We’ve needed a song like this for so long.  And finally, it’s here.  A giant MAHALO to Uncle Dennis for writing it.  And to Stephen for sharing his musical gifts.  Individually, they are fantastic musicians.  As a duo, these guys are incredible.

*At the time of this writing, Uncle Dennis shares this song AND the lyrics on his website.  Just click HERE to visit the site and listen to this song!

*Please click HERE to visit Stephen Inglis’ website.

(**Crooner Note:  CONGRATS to Uncle Dennis and Stephen for their Nā Hōkū Hanohano Award for this album: Slack Key Album of the Year!  Right on!)

What are YOU listening to?  Drop me a line and let me know!

And, as always, a giant MAHALO to Puna and the gang at www.mele.com for being an awesome Hawaiian music resource. You all make the world a better place!  I’m DEFINITELY thankful for that!

**Wanna be the first to know when Crooner News/Updates are posted?  You can subscribe by clicking HERE!**

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The Crooner’s Weekly “TOP 5″ (12.21.11)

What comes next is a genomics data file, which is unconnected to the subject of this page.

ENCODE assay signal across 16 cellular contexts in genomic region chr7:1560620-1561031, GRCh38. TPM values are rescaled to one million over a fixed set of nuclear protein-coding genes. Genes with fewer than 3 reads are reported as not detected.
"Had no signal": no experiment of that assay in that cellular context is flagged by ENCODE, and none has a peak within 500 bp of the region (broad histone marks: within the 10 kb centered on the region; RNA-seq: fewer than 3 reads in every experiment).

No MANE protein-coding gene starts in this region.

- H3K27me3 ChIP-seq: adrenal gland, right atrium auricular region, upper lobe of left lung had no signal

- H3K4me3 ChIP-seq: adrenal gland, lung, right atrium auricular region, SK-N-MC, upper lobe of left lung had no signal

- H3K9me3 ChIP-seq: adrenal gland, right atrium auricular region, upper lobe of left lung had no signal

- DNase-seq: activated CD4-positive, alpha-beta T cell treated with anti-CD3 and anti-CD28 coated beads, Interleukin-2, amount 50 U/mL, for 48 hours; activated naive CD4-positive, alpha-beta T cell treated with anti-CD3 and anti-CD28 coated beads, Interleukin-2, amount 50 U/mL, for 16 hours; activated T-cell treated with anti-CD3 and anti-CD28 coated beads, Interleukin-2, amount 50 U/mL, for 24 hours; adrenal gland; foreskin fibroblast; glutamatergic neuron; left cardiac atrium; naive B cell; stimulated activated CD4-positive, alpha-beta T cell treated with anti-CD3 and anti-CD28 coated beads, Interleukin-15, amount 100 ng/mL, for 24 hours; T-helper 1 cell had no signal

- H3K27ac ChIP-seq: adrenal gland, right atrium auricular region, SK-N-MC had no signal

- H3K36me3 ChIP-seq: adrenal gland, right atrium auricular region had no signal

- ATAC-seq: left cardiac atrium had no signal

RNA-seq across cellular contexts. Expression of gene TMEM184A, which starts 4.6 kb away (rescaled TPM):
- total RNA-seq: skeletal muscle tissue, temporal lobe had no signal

Wednesday, December 21, 2011

ukulele Croonerʻs Weekly TOP 3 iPod Jason Poole Accidental Hawaiian Crooner

Aloha kākou!

I always have my iPod with me. It’s my personal jukebox.

Living in New York City, I spend a lot of time traveling underground via subway–and those rides can be long and boring! But having a collection of great music with me at all times keeps me from losing my mind. I can escape to a tropical isle with the push of a button. Portable paradise!

Here are the TOP 5 SONGS from my iPod this week:

1. Mahina O Hoku (Dennis Pavao’s recording on the album Keiki Kupuna)

One of my favorite songs (a crooner classic!) recorded by one of my favorite singers.  Kind of a perfect combination, wouldn’t you say?

This song, attributed to Lilian Awa, talks about the night before the full moon.  Two lovers.  A secluded beach.  (Dot…dot…dot…)